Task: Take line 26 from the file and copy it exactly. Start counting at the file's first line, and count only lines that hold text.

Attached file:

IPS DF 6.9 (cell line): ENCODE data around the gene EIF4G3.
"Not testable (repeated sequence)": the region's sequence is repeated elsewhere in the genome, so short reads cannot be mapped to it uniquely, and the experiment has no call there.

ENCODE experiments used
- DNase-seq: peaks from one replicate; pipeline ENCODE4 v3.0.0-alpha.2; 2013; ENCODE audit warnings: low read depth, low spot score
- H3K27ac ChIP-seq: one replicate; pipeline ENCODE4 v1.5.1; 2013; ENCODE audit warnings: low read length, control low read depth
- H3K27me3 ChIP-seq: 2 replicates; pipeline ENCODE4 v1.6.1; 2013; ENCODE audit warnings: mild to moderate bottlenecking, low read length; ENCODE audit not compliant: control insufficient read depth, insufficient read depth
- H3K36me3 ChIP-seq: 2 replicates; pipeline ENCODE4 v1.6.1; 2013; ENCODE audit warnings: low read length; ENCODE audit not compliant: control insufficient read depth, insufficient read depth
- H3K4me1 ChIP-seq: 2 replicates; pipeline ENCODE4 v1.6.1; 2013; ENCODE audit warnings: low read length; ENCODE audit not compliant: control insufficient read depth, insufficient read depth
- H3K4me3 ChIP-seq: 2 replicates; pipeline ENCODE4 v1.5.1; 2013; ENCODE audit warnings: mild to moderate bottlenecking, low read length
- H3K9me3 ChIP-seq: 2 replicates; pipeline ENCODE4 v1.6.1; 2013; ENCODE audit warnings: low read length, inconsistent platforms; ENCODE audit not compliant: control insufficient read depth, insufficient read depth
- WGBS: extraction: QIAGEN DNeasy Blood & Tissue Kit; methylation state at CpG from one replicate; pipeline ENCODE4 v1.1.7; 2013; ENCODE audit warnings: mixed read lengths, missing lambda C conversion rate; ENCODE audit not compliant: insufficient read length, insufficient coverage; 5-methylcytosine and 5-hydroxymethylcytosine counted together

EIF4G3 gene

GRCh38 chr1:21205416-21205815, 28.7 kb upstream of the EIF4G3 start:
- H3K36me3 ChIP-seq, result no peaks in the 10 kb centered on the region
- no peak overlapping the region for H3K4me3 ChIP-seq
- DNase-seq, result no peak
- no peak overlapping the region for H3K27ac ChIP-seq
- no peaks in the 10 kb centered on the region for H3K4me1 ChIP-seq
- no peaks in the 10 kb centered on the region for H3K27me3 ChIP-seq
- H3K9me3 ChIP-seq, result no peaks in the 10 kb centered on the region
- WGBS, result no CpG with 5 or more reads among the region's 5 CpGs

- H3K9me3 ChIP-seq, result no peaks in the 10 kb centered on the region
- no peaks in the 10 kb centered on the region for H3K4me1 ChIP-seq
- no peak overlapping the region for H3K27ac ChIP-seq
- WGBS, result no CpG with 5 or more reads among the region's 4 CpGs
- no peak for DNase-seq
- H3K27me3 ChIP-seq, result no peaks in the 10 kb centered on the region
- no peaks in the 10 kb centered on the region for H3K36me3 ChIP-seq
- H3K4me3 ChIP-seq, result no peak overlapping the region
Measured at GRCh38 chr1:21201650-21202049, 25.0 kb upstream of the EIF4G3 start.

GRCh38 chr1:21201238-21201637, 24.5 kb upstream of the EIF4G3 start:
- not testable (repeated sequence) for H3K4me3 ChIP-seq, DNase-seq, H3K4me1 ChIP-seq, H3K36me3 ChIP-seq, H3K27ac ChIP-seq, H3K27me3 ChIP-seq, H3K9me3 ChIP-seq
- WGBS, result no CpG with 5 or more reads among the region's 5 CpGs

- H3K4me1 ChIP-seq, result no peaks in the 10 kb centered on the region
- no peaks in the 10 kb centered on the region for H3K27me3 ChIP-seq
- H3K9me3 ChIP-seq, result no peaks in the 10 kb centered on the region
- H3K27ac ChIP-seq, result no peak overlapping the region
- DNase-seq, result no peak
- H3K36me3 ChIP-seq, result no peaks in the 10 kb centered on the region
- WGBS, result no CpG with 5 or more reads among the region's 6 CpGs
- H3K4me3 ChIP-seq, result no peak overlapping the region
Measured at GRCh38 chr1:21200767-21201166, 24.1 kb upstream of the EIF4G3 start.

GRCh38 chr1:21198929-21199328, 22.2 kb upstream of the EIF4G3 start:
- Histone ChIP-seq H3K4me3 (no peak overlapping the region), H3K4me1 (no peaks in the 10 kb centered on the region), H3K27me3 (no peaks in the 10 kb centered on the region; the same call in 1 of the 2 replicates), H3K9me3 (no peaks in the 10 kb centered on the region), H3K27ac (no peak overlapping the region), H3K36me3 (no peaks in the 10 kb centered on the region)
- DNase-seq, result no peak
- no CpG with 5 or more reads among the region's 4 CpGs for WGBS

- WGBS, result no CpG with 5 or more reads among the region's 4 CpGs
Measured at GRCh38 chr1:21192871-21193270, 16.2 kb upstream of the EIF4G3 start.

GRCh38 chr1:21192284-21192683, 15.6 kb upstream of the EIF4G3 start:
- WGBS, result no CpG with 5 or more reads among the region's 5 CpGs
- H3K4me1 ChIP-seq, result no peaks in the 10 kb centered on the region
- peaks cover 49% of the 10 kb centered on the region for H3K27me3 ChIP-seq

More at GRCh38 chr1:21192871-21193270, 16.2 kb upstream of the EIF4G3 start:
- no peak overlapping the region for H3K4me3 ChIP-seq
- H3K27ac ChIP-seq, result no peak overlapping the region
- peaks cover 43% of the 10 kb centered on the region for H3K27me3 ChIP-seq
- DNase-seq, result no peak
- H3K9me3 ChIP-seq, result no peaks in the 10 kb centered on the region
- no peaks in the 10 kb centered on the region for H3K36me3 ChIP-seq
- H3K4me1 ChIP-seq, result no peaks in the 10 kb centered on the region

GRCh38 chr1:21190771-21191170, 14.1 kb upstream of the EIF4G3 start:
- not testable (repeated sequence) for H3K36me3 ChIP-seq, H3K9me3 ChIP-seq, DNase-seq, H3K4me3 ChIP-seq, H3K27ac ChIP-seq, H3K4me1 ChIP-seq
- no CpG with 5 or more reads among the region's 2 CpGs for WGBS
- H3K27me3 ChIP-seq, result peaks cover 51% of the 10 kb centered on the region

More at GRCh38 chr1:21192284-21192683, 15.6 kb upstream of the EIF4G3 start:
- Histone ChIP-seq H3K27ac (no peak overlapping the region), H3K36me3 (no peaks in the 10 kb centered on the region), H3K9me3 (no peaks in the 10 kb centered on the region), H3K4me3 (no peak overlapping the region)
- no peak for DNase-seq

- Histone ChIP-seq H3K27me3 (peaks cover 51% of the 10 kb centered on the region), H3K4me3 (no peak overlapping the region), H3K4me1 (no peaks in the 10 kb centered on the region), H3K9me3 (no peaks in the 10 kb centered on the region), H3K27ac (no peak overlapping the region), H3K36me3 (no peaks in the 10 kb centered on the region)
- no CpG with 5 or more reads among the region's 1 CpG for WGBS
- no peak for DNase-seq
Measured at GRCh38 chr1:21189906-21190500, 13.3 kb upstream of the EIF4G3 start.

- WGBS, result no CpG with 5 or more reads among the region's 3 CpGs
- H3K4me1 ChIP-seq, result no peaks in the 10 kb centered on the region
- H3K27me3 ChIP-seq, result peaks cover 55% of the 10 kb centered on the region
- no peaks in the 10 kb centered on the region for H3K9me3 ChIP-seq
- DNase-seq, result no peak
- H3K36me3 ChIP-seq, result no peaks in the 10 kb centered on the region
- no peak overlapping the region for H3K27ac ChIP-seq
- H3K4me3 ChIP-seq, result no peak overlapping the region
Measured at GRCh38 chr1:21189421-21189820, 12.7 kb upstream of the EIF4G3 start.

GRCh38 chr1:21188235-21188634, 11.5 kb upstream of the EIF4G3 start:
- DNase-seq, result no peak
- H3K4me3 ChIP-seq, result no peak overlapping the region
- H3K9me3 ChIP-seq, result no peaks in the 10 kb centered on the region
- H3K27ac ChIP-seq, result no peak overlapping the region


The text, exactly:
- no peak for DNase-seq